Nagle: Andrew Dillon, the former CEO of the UK National Institute of Health and Care Excellence (NICE), spoke recently to heads of many Latin America HTAs. The group asked him what the key success of NICE has been since its inception two decades ago. Interestingly, Dillon pointed to the development of formal national clinical guidelines to standardize the way care is delivered and assessed, as its biggest achievement on patient outcomes. He did not mention cost-effectiveness decisions or patient access schemes to lower prices. This thinking ought to drive industry positions as well to help ensure a value-based healthcare delivered in a standardized way to all patients. Instead of a race to the bottom on prices, with bulk tendering and reference pricing, we must advocate for a system that recognizes the holistic value of a medicine to patients, in the context of multiple health interventions that can all be tracked and measured through independent evidence.
Ngai: I would offer a complementary approach. We need to upgrade the capability of our country market access function in stakeholder management and advocacy that in some situations are more effective in building access to breakthrough therapies. Part of the access core team’s focus at Bayer is on training country teams in negotiation
skills, not just being able to adapt an economic model or develop a local submission dossier.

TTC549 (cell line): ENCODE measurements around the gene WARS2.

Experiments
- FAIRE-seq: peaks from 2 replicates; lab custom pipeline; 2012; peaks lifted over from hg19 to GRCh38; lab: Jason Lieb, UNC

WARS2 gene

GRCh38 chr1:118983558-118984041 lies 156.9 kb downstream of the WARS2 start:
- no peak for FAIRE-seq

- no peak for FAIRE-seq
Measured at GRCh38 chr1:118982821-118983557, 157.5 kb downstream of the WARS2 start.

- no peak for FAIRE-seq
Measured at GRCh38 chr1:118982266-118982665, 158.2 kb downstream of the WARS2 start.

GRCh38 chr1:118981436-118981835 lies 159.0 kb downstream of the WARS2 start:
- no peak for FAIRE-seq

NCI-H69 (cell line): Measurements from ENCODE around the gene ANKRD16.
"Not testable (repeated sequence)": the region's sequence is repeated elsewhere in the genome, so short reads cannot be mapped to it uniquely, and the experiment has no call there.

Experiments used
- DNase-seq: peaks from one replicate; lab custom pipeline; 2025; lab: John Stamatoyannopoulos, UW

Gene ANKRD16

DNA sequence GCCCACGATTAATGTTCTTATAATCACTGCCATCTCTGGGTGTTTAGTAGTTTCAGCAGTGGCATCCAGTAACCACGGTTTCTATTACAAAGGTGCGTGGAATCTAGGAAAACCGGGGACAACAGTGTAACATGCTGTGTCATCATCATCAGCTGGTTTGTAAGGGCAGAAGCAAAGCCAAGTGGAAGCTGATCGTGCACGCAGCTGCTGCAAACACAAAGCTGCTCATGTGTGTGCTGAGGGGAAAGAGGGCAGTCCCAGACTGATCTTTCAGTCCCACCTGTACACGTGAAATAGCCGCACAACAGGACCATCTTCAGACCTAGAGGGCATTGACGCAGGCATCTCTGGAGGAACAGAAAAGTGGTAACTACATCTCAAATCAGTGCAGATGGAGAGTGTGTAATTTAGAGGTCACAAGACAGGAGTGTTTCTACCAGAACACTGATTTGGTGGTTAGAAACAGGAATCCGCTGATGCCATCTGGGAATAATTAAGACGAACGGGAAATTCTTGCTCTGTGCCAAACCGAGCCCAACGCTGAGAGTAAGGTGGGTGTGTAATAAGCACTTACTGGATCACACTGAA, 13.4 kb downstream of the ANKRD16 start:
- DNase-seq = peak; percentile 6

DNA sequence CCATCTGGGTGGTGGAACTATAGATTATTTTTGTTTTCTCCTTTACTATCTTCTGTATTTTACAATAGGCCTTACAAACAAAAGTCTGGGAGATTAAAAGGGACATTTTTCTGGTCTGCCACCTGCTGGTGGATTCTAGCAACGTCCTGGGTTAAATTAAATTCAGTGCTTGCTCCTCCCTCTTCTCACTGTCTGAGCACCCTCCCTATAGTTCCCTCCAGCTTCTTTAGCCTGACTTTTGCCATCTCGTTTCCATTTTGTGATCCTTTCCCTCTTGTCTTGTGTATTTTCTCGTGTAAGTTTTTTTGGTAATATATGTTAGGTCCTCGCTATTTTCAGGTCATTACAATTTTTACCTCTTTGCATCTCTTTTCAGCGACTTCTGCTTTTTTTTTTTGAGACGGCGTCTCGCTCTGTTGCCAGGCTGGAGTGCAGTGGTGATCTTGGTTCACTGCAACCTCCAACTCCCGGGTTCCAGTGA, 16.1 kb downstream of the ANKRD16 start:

How to identify and engage the right people, connect with decision-makers on core issues and interests is equally important as health technology assessment that we neglect at our peril.
Koutsavakis: Decisions on the reimbursement of medicines are made within a political context in most cases in Latin America. Market access leadership must keep this in mind when advancing objectives. For example, in Mexico, the community of decision-makers has undergone changes, and so in addition to developing meaningful access strategies and leveraging technical expertise, we must also engage and understand the needs of the political and government decision-makers and internalize these insights into our approach. HTA in general in Latin America is a good example. It’s layered on to the top of pre-existing-decision machinery, and so our strategies must be multi-faceted in nature.
PE: If Dillon believes in the importance of clinical guidelines as a policy fundamental, shouldn’t industry highlight its contribution to raising the quality and scope of local clinical trials and post-marketing approval activities, including the supporting infrastructure?
Ngai: I think our industry highlights often its contribution towards advancing science and care for patients and improving lives. Clinical research is the bread and butter of our business model. It takes a significant investment to undertake clinical trials. And, our investments in countries extend further out from this, including employment, physician education, investigator-initiated studies, manufacturing, distribution, and other facilities. Therefore, we expect a fair reward on new, meaningful, and innovative medicines which benefit patients and society. When a country is challenged to deliver this, it affects investment at all levels.